Sharne Wolff takes a hard look at the fine print of social media’s latest darling...
One day a few years ago I was walking down King Street, Newtown when a guy stepped out of a shop wearing a T-shirt bearing an image of one of Michael Zavros’s amazing ‘falling horses’. For the princely sum of $49.95 I could have bought one too. In those days, that’s about as bad as it got for artists. A quick call to the culprit manufacturer threatening legal action was more than likely to solve the problem and all that was necessary to prevent further copyright infringement of a work of art (although I’m not sure what happened, if anything, in that case). But things are changing – and fast.
Copyright is a very simple form of protection for owners. Apart from a few specific rules relating to photographs, employees and commissions, in most cases the artist will be the owner. Owners don’t have to do anything to register for copyright – so it’s ‘free’ and it applies automatically to anything that is an original ‘artistic work’. This description covers paintings, drawings, cartoons, sculpture, craftwork, architectural plans, buildings, photographs and maps. Under other headings copyright also covers music, lyrics, sound recordings and videos. As most people know, the copying of artworks new enough to be protected by copyright legislation without permission is illegal. In Australia, the period of protection is usually the life of the artist plus 70 years. Copyright owners also have certain ‘moral rights’ – to be attributed as the artist, and to prevent their work being used in derogatory or offensive ways. The rights granted to the owner to prevent copying include the right to prevent the publishing or communication of the work. Except in a few circumstances (for example ‘fair dealing’ for review purposes) this means that the uploading of your work onto the internet without your permission will also most likely infringe copyright – at least under Australian law.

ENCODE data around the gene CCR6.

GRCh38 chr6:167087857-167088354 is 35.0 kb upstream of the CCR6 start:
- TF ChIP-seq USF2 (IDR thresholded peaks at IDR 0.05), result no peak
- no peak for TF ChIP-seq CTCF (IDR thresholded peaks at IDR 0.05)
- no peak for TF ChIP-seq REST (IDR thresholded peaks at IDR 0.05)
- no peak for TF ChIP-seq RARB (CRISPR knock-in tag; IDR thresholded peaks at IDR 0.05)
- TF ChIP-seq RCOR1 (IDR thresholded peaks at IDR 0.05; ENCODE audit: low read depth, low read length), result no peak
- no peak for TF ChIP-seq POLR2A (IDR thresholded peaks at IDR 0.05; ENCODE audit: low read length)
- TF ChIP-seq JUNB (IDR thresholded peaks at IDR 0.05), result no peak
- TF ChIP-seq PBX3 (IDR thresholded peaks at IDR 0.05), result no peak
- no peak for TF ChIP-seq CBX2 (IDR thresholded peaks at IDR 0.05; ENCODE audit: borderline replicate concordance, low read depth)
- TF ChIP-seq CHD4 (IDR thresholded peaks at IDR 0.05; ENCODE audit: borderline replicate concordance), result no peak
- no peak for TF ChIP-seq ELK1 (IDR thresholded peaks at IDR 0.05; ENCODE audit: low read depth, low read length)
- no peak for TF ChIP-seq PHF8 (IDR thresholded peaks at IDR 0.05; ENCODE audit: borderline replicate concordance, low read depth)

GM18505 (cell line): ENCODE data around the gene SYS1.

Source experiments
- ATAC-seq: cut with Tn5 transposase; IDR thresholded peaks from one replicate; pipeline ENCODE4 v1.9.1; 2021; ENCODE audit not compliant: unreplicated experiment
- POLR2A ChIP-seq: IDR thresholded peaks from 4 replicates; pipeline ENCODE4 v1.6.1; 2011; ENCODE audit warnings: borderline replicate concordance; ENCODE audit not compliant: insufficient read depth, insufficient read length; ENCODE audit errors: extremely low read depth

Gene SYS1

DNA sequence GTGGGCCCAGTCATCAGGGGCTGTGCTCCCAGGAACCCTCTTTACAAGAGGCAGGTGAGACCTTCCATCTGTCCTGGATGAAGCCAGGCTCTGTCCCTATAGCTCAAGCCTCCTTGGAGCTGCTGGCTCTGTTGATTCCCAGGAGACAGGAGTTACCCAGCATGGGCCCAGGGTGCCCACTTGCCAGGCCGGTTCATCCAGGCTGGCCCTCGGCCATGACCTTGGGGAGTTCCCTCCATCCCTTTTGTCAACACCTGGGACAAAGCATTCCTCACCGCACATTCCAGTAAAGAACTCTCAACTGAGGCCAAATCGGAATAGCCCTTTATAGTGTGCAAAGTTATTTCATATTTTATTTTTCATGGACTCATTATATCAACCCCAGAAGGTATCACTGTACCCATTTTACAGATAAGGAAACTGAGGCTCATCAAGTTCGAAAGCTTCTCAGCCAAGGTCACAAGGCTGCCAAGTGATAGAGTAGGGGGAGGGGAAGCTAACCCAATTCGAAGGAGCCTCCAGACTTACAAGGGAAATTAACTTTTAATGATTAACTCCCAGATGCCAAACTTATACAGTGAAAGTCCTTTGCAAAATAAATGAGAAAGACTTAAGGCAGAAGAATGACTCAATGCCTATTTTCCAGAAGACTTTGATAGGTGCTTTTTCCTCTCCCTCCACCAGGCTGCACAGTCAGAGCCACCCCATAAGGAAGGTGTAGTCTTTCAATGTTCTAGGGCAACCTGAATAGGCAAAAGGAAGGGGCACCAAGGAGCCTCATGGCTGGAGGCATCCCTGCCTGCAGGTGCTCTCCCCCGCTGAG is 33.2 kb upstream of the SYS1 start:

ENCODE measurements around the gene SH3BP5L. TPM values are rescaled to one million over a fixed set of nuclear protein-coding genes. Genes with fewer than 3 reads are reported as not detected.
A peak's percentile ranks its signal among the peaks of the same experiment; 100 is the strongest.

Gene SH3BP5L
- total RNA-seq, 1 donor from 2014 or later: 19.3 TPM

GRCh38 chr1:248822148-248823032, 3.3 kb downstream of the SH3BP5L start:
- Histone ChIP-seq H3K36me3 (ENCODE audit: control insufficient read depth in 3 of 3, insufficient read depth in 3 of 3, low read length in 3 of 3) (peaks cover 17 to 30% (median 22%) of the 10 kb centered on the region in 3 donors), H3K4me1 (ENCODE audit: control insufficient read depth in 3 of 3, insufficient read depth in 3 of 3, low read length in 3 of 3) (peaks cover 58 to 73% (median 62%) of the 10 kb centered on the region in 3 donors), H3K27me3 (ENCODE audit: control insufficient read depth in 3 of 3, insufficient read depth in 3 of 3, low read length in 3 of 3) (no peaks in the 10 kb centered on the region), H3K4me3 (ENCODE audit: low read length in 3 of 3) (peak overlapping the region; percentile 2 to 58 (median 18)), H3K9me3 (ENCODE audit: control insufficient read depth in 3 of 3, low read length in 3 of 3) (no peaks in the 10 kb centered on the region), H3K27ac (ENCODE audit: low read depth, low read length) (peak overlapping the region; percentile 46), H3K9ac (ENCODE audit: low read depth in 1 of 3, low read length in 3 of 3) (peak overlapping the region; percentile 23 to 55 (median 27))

Why should you care if someone infringes your copyright? I guess it all depends on the artist. After all, as Granny used to say, ‘copying is the greatest form of flattery’. Some artists I speak to are happy enough. Others don’t like it at all. I know Banksy doesn’t like it. He says so on his website – along with his offer to quote on demand for auto resprays and his instructions for building a CCTV mobile to hang over your baby’s cot. Banksy says he doesn’t make ‘T shirts, mugs and stickers’. But in England (and possibly other places) you can buy all these things and a lot more covered with copies of his work for which he receives nothing – except perhaps more fame. T-shirts and coffee mugs, however, are really just the start of a whole new wave of image reproduction…